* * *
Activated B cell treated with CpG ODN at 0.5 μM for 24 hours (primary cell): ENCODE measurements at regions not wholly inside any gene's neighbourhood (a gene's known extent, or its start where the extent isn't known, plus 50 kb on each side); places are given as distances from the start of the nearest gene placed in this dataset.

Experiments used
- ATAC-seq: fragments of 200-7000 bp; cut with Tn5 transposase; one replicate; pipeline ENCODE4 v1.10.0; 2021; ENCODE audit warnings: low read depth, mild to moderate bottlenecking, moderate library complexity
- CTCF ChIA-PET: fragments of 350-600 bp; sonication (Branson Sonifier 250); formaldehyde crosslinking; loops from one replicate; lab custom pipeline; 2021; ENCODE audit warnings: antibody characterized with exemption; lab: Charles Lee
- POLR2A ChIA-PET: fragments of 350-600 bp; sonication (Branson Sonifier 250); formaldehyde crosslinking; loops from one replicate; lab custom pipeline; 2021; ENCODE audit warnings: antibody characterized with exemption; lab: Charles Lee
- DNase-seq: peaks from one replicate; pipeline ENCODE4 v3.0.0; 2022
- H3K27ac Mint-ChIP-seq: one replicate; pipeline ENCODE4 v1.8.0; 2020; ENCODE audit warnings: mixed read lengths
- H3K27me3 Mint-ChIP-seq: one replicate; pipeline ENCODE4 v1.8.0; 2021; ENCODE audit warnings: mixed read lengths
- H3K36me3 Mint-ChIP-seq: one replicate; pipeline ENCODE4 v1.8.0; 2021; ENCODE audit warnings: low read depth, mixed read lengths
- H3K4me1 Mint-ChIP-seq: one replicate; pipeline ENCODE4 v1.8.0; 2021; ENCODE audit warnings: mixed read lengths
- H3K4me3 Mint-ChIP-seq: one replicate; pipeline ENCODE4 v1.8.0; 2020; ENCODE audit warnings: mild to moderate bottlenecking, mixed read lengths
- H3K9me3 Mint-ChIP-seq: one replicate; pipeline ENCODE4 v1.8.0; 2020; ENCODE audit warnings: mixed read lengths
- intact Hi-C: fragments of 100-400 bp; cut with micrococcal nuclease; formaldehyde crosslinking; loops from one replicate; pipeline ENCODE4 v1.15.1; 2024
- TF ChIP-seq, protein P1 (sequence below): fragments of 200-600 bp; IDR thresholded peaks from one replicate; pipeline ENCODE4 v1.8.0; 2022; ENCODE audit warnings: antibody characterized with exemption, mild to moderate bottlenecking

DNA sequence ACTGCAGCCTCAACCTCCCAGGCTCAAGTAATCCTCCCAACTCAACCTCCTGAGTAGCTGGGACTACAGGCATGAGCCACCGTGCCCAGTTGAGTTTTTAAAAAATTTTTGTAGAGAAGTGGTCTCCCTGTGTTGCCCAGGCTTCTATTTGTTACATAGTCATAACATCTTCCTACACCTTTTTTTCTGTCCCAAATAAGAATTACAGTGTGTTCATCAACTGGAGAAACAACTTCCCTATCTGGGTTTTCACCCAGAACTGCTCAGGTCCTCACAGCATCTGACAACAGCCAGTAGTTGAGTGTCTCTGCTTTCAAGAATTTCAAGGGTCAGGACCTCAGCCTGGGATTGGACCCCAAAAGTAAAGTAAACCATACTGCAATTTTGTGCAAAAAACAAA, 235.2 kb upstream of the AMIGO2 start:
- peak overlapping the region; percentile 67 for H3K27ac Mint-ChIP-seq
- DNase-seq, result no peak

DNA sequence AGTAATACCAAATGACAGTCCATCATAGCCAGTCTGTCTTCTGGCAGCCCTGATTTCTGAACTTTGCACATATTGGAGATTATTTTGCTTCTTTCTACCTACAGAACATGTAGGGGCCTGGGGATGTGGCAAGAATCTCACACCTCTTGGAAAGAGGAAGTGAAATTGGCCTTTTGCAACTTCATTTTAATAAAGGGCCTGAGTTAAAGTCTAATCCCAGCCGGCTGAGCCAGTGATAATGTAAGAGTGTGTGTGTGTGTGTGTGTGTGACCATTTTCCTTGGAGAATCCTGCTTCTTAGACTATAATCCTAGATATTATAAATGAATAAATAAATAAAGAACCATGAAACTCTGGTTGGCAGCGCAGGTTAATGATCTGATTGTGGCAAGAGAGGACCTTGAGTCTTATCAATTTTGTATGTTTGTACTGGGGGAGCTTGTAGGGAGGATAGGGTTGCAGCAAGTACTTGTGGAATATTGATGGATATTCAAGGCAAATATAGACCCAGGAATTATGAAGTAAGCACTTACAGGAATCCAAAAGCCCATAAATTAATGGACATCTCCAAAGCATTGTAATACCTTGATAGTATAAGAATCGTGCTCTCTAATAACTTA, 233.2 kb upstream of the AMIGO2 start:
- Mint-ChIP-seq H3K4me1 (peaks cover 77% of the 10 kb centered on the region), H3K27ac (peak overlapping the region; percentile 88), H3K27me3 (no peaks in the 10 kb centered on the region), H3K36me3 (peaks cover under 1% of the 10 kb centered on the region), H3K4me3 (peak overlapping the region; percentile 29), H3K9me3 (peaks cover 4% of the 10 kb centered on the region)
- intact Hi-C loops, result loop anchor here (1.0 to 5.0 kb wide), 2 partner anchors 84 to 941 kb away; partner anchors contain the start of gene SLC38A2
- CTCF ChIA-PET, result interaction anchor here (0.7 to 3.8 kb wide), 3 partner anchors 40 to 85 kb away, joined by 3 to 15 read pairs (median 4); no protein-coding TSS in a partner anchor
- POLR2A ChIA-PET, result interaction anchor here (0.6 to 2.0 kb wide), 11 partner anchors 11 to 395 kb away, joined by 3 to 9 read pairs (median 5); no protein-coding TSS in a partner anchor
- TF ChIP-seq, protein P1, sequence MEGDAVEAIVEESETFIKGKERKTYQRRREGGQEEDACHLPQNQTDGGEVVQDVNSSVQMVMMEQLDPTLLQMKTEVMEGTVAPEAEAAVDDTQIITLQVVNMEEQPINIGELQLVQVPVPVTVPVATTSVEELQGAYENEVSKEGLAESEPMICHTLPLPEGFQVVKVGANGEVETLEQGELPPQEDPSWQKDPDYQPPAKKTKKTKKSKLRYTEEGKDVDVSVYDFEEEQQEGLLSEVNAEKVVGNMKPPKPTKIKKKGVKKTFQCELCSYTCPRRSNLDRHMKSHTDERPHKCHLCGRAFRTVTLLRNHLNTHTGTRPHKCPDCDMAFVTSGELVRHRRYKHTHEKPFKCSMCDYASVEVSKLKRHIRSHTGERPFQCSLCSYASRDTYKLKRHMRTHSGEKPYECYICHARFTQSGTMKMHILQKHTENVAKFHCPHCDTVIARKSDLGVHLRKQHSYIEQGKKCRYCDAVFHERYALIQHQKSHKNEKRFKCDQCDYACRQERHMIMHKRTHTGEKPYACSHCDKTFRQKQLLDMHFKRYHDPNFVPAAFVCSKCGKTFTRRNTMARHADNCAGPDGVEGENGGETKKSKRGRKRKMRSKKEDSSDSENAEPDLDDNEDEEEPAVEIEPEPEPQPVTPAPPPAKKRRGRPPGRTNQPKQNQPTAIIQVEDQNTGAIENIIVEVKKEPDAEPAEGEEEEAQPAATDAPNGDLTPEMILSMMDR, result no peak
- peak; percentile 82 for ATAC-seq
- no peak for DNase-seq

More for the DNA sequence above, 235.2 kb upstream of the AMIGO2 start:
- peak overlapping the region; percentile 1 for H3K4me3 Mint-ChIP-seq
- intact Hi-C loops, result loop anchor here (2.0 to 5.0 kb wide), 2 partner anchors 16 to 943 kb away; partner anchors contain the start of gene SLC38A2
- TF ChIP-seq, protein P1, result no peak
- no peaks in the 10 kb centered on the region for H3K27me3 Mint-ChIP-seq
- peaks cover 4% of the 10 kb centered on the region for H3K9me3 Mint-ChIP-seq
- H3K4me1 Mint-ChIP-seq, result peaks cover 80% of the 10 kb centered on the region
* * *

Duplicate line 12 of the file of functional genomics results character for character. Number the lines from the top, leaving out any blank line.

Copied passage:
- H3K9me3 Mint-ChIP-seq: one replicate; pipeline ENCODE4 v1.8.0; 2020; ENCODE audit warnings: mixed read lengths